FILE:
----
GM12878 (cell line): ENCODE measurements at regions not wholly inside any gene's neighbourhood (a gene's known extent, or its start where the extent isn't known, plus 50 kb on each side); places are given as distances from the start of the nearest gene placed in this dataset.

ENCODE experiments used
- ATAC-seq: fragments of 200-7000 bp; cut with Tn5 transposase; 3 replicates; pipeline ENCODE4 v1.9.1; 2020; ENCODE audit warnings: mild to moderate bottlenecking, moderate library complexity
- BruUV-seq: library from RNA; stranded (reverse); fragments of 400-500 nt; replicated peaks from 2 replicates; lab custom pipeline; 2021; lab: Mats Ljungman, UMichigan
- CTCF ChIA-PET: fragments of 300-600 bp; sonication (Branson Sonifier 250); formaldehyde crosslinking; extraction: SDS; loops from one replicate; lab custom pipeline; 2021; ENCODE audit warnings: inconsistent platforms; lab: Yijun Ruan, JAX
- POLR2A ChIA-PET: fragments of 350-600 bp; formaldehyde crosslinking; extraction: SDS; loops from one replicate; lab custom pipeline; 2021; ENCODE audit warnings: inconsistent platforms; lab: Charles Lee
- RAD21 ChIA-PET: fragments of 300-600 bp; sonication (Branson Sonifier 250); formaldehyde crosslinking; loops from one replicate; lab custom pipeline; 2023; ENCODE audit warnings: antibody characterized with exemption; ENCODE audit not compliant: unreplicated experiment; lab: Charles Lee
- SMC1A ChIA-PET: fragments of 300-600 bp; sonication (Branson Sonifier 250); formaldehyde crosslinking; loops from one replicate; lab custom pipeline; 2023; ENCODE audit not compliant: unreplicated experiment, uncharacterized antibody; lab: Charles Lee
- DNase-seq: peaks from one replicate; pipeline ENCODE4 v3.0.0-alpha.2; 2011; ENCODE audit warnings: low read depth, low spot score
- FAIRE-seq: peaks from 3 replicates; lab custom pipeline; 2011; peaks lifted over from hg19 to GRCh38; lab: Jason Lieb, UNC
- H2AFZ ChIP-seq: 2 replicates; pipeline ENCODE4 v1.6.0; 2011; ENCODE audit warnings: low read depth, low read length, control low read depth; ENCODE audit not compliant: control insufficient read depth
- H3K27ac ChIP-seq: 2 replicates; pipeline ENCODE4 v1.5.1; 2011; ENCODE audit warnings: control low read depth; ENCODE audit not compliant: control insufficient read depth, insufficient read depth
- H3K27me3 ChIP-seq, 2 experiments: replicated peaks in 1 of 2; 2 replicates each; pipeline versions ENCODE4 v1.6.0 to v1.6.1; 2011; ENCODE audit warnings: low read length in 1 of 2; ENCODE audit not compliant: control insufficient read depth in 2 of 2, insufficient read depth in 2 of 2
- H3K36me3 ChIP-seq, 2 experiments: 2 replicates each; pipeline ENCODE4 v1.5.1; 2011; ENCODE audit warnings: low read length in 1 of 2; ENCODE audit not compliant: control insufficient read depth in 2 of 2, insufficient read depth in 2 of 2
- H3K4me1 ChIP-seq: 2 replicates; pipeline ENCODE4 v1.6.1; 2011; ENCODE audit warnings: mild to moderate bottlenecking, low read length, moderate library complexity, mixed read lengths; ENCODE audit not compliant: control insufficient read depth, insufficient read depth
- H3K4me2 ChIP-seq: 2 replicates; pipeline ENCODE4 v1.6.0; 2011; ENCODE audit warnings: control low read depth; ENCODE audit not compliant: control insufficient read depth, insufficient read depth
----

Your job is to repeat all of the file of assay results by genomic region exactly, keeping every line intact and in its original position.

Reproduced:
GM12878 (cell line): ENCODE measurements at regions not wholly inside any gene's neighbourhood (a gene's known extent, or its start where the extent isn't known, plus 50 kb on each side); places are given as distances from the start of the nearest gene placed in this dataset.

ENCODE experiments used
- ATAC-seq: fragments of 200-7000 bp; cut with Tn5 transposase; 3 replicates; pipeline ENCODE4 v1.9.1; 2020; ENCODE audit warnings: mild to moderate bottlenecking, moderate library complexity
- BruUV-seq: library from RNA; stranded (reverse); fragments of 400-500 nt; replicated peaks from 2 replicates; lab custom pipeline; 2021; lab: Mats Ljungman, UMichigan
- CTCF ChIA-PET: fragments of 300-600 bp; sonication (Branson Sonifier 250); formaldehyde crosslinking; extraction: SDS; loops from one replicate; lab custom pipeline; 2021; ENCODE audit warnings: inconsistent platforms; lab: Yijun Ruan, JAX
- POLR2A ChIA-PET: fragments of 350-600 bp; formaldehyde crosslinking; extraction: SDS; loops from one replicate; lab custom pipeline; 2021; ENCODE audit warnings: inconsistent platforms; lab: Charles Lee
- RAD21 ChIA-PET: fragments of 300-600 bp; sonication (Branson Sonifier 250); formaldehyde crosslinking; loops from one replicate; lab custom pipeline; 2023; ENCODE audit warnings: antibody characterized with exemption; ENCODE audit not compliant: unreplicated experiment; lab: Charles Lee
- SMC1A ChIA-PET: fragments of 300-600 bp; sonication (Branson Sonifier 250); formaldehyde crosslinking; loops from one replicate; lab custom pipeline; 2023; ENCODE audit not compliant: unreplicated experiment, uncharacterized antibody; lab: Charles Lee
- DNase-seq: peaks from one replicate; pipeline ENCODE4 v3.0.0-alpha.2; 2011; ENCODE audit warnings: low read depth, low spot score
- FAIRE-seq: peaks from 3 replicates; lab custom pipeline; 2011; peaks lifted over from hg19 to GRCh38; lab: Jason Lieb, UNC
- H2AFZ ChIP-seq: 2 replicates; pipeline ENCODE4 v1.6.0; 2011; ENCODE audit warnings: low read depth, low read length, control low read depth; ENCODE audit not compliant: control insufficient read depth
- H3K27ac ChIP-seq: 2 replicates; pipeline ENCODE4 v1.5.1; 2011; ENCODE audit warnings: control low read depth; ENCODE audit not compliant: control insufficient read depth, insufficient read depth
- H3K27me3 ChIP-seq, 2 experiments: replicated peaks in 1 of 2; 2 replicates each; pipeline versions ENCODE4 v1.6.0 to v1.6.1; 2011; ENCODE audit warnings: low read length in 1 of 2; ENCODE audit not compliant: control insufficient read depth in 2 of 2, insufficient read depth in 2 of 2
- H3K36me3 ChIP-seq, 2 experiments: 2 replicates each; pipeline ENCODE4 v1.5.1; 2011; ENCODE audit warnings: low read length in 1 of 2; ENCODE audit not compliant: control insufficient read depth in 2 of 2, insufficient read depth in 2 of 2
- H3K4me1 ChIP-seq: 2 replicates; pipeline ENCODE4 v1.6.1; 2011; ENCODE audit warnings: mild to moderate bottlenecking, low read length, moderate library complexity, mixed read lengths; ENCODE audit not compliant: control insufficient read depth, insufficient read depth
- H3K4me2 ChIP-seq: 2 replicates; pipeline ENCODE4 v1.6.0; 2011; ENCODE audit warnings: control low read depth; ENCODE audit not compliant: control insufficient read depth, insufficient read depth